Great way to end this article, such an interesting read and of course, every bit is true. Societies , some more than others, should read this sort of articles, in order to understand that YES, the big food-chains will make campaigns that will lead you to over eating or just eating very bad food, but the consequences for them will be that they will only get richer and on the other hand, you will only get fatter, unhealthier and unhappy. And that the choice is always your, your responsibility, your life.

Also loved the sentence she quoted from Kant :

" Kant famously formulated that no man would sleep with the woman of his dreams if the consequence for him were death immediately afterwards. "
Motivational for us too, since its pretty much literal when it comes to food, we already know that it WILL make us fat ;)
 

Exquisite

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What a fabulous article. It reminds me of 'Supersize Me' the documentary where they made a point of, you can go up to a smoker and say 'put that out! you're killing yourself!' and it is somewhat socially acceptable, but you cannot go up to a fate person and say 'put down that cake! you're killing yourself!' because it is so much a taboo subject.

To me it's all very 'ooh, don't hurt their feelings!'

Gets me annoyed.
 

espressoenthusiast

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"I was embarrassed to mention her weight; it felt like I was a puritan taking the high moral ground. It felt mean."

And yet these same fatties claim that the medical community is 'out to get them' or criticize skinnies for being 'ugly' or 'sickly and anorexic'. It's really astonishing. This article was truly wonderful, thank you for posting :highfive:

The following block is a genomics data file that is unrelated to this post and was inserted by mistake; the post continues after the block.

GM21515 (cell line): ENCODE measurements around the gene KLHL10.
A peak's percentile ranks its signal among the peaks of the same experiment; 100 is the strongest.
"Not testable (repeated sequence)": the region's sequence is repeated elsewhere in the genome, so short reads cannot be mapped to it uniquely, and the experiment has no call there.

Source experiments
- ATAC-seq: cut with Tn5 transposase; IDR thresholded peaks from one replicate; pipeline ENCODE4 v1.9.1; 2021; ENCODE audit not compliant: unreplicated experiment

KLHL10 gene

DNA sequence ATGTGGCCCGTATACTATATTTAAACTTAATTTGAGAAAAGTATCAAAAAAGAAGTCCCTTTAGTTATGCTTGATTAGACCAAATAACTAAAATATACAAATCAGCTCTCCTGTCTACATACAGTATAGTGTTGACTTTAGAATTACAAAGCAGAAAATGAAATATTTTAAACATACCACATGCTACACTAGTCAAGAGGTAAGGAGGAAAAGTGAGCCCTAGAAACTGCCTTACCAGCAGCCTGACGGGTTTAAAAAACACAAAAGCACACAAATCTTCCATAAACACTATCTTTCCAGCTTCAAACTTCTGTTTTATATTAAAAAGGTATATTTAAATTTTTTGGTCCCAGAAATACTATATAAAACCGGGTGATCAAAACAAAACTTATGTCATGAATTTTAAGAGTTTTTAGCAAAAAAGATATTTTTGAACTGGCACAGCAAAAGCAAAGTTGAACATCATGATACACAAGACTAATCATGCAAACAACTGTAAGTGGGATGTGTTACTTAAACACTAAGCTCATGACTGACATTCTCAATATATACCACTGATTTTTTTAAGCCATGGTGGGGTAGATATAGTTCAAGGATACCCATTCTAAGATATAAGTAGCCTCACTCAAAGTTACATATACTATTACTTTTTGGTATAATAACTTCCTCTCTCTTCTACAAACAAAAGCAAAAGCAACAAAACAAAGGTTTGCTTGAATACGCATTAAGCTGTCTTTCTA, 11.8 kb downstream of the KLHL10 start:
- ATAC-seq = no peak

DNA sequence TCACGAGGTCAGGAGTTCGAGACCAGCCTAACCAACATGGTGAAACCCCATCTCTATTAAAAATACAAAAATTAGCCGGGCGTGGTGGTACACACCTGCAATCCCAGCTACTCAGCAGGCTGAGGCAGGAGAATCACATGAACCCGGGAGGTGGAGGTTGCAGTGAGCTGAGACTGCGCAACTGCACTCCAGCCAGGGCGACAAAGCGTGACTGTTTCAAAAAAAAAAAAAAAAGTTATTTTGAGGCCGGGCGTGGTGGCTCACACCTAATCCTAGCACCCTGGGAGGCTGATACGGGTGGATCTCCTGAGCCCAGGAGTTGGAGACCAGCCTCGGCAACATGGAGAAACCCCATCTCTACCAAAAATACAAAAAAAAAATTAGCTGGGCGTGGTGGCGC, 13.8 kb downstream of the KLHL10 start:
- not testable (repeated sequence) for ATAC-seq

This section was my favorite:
"These dire facts are not my opinion. They are based on empirical data extracted from large international trials and studies. I wish it were not so. I wish you could get really fat and stay healthy. I wish you could get morbidly obese and be considered beautiful. Maybe it will change with time, as we all become enormous, and we’ll look back on the skinny-is-beautiful era with distaste, regarding high cheekbones, defined jaws and long sculptured thighs as skeletal and ugly. I cannot imagine this, but neither could I have imagined that we’d end up in a world so fat."
 

espressoenthusiast

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ugh and this is amazing too.. (this article is giving me goosebumps)
"He said: If you make a fat person thin, you are sentencing them to a lifetime of hunger.

This depends on your definition of hunger. Eating is not a purely rational, biological act. I can give you a diet that will keep you full all day and make you lose weight, but it won’t be very entertaining: it will be mainly made up of watery vegetables like cabbage and celery, egg whites and very lean meat. The pain of abstinence, of unmet desire, is something quite separate from the pain of an empty stomach. The pleasures of eating are complex and multifaceted. In our society, consumption is a form of entertainment and pleasure. Eating is part of this: from the theatre of a meal at a fine-dining establishment to a bag of chips augmenting the television-viewing experience. Most people do not overeat because of a feeling of hunger emanating from the stomach; they are giving in to a desire to consume – they are seeking pleasure or relief, or hoping to fill a void."